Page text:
Gene therapy targeting oligodendrocytes provides therapeutic benefit in a leukodystrophy model

Elena Georgiou, Kyriaki Sidiropoulou, Jan Richter, Christos Papaneophytou, Irene Sargiannidou, Alexia Kagiava, Georg von Jonquieres, Christina Christodoulou, Matthias Klugmann, Kleopas A. Kleopa

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20 Citations (Scopus)

Abstract

Pelizaeus-Merzbacher-like disease or hypomyelinating leukodystrophy-2 is an autosomal recessively inherited leukodystrophy with childhood onset resulting from mutations in the gene encoding the gap junction protein connexin 47 (Cx47, encoded by GJC2). Cx47 is expressed specifically in oligodendrocytes and is crucial for gap junctional communication throughout the central nervous system. Previous studies confirmed that a cell autonomous loss-of-function mechanism underlies hypomyelinating leukodystrophy-2 and that transgenic oligodendrocyte-specific expression of another connexin, Cx32 (GJB1), can restore gap junctions in oligodendrocytes to achieve correction of the pathology in a disease model. To develop an oligodendrocyte-targeted gene therapy, we cloned the GJC2/Cx47 gene under the myelin basic protein promoter and used an adeno-associated viral vector (AAV.MBP.Cx47myc) to deliver the gene to postnatal Day 10 mice via a single intracerebral injection in the internal capsule area. Lasting Cx47 expression specifically in oligodendrocytes was detected in Cx47 single knockout and Cx32/Cx47 double knockout mice up to 12 weeks post-injection, including the corpus callosum and the internal capsule but also in more distant areas of the cerebrum and in the spinal cord. Application of this oligodendrocyte-targeted somatic gene therapy at postnatal Day 10 in groups of double knockout mice, a well characterized model of hypomyelinating leukodystrophy-2, resulted in significant improvement in motor performance and coordination at 1 month of age in treated compared to mock-treated mice, as well as prolonged survival. Furthermore, immunofluorescence and morphological analysis revealed improvement in demyelination, oligodendrocyte apoptosis, inflammation, and astrogliosis, all typical features of this leukodystrophy model in both brain and spinal cord. Functional dye transfer analysis confirmed the re-establishment of oligodendrocyte gap junctional connectivity in treated as opposed to untreated mice. These results provide a significant advance in the development of oligodendrocyte-cell specific gene therapy. Adeno-associated viral vectors can be used to target therapeutic expression of a myelin gene to oligodendrocytes. We show evidence for the first somatic gene therapy approach to treat hypomyelinating leukodystrophy-2 preclinically, providing a potential treatment for this and similar forms of leukodystrophies.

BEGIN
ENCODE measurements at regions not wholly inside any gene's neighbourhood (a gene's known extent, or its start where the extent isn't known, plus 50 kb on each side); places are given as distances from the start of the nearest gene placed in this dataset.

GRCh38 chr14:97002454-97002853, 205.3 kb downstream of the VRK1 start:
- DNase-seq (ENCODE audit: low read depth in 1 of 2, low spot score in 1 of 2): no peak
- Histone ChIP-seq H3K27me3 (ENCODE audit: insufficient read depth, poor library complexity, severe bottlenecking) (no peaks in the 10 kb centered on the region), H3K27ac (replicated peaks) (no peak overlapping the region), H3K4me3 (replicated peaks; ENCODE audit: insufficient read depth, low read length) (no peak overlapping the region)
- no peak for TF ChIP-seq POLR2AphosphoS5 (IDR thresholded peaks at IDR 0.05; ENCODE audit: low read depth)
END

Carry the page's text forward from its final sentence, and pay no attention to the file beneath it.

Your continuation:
Original languageEnglish
Pages (from-to)599-616
Number of pages18
JournalBrain : a journal of neurology
Volume140
Issue number3
DOIs
Publication statusPublished - 1 Mar 2017

Keywords

  • AAV, gene therapy
  • connexin
  • gap junctions
  • leukodystrophy
  • myelin basic protein promoter

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    Georgiou, E., Sidiropoulou, K., Richter, J., Papaneophytou, C., Sargiannidou, I., Kagiava, A., von Jonquieres, G., Christodoulou, C., Klugmann, M., & Kleopa, K. A. (2017). Gene therapy targeting oligodendrocytes provides therapeutic benefit in a leukodystrophy model. Brain : a journal of neurology, 140(3), 599-616. https://doi.org/10.1093/brain/aww351